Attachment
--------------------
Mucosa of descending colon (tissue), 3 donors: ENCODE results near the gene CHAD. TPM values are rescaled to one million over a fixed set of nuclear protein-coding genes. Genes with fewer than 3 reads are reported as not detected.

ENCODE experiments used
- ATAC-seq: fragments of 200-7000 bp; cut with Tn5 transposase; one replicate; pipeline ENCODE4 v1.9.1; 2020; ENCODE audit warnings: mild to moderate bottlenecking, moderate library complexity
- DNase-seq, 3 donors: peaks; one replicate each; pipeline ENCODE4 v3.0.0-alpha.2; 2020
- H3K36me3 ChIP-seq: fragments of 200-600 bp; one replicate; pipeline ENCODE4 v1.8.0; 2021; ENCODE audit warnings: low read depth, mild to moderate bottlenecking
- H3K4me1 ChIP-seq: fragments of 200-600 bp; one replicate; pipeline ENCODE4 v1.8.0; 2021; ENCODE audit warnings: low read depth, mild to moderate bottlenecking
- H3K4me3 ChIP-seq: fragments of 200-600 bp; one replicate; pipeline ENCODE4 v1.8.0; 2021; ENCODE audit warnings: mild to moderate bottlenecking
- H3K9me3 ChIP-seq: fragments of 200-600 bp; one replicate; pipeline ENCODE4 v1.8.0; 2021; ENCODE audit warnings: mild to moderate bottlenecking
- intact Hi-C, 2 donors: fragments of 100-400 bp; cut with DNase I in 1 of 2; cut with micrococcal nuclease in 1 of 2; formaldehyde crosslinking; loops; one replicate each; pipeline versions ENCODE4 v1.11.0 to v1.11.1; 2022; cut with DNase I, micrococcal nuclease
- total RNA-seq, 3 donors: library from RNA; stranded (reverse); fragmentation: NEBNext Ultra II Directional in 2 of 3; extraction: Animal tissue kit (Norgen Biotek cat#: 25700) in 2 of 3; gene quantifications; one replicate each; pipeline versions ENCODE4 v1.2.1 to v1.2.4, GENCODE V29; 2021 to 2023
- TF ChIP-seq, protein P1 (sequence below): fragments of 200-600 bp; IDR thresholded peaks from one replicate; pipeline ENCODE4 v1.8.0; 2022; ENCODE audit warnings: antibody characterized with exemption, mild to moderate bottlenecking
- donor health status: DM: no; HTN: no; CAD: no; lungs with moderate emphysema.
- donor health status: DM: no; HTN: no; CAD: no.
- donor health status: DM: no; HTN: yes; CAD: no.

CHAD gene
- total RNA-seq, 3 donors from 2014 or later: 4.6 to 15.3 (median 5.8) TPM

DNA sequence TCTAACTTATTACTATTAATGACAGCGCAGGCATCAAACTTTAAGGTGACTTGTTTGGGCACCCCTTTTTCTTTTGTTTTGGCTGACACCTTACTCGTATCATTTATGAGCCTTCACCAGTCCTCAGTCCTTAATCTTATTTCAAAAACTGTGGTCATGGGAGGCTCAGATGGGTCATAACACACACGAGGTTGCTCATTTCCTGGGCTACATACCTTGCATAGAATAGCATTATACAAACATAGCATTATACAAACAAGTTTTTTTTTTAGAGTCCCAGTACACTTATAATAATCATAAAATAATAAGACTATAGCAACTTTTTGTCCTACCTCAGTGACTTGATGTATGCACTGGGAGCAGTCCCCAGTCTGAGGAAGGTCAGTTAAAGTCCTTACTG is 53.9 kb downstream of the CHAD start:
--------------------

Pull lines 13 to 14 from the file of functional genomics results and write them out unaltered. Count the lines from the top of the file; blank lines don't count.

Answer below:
- donor health status: DM: no; HTN: no; CAD: no.
- donor health status: DM: no; HTN: yes; CAD: no.